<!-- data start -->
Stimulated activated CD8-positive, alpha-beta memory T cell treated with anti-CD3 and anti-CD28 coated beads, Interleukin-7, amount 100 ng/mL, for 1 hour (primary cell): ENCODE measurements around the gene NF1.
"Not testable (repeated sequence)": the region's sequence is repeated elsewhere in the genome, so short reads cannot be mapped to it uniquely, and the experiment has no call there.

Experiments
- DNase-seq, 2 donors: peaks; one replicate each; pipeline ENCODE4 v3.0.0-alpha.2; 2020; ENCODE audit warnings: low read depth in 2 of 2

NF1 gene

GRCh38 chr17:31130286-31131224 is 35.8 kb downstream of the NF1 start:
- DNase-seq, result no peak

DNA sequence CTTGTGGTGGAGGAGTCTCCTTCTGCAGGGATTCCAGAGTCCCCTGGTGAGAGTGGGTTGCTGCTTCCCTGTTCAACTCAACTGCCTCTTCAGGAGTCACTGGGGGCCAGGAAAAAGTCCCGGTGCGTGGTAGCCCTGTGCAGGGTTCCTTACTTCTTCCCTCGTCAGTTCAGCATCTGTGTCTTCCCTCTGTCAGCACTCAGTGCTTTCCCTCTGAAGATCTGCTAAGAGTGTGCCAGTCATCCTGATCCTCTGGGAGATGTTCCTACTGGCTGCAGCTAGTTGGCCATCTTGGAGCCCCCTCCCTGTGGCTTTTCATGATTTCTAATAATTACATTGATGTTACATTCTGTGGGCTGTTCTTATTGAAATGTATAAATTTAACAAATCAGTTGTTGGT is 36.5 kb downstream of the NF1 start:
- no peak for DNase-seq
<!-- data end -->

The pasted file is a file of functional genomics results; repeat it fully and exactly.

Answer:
Stimulated activated CD8-positive, alpha-beta memory T cell treated with anti-CD3 and anti-CD28 coated beads, Interleukin-7, amount 100 ng/mL, for 1 hour (primary cell): ENCODE measurements around the gene NF1.
"Not testable (repeated sequence)": the region's sequence is repeated elsewhere in the genome, so short reads cannot be mapped to it uniquely, and the experiment has no call there.

Experiments
- DNase-seq, 2 donors: peaks; one replicate each; pipeline ENCODE4 v3.0.0-alpha.2; 2020; ENCODE audit warnings: low read depth in 2 of 2

NF1 gene

GRCh38 chr17:31130286-31131224 is 35.8 kb downstream of the NF1 start:
- DNase-seq, result no peak

DNA sequence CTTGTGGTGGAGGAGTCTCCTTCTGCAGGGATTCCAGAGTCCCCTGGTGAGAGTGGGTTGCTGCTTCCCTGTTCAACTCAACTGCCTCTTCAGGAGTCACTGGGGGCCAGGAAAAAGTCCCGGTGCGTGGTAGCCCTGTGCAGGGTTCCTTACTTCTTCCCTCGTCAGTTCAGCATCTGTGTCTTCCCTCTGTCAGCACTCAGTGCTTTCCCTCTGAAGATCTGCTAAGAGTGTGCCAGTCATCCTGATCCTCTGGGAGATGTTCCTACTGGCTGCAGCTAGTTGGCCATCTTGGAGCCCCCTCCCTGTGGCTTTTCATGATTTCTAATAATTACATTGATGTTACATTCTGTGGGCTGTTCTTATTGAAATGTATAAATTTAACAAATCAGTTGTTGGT is 36.5 kb downstream of the NF1 start:
- no peak for DNase-seq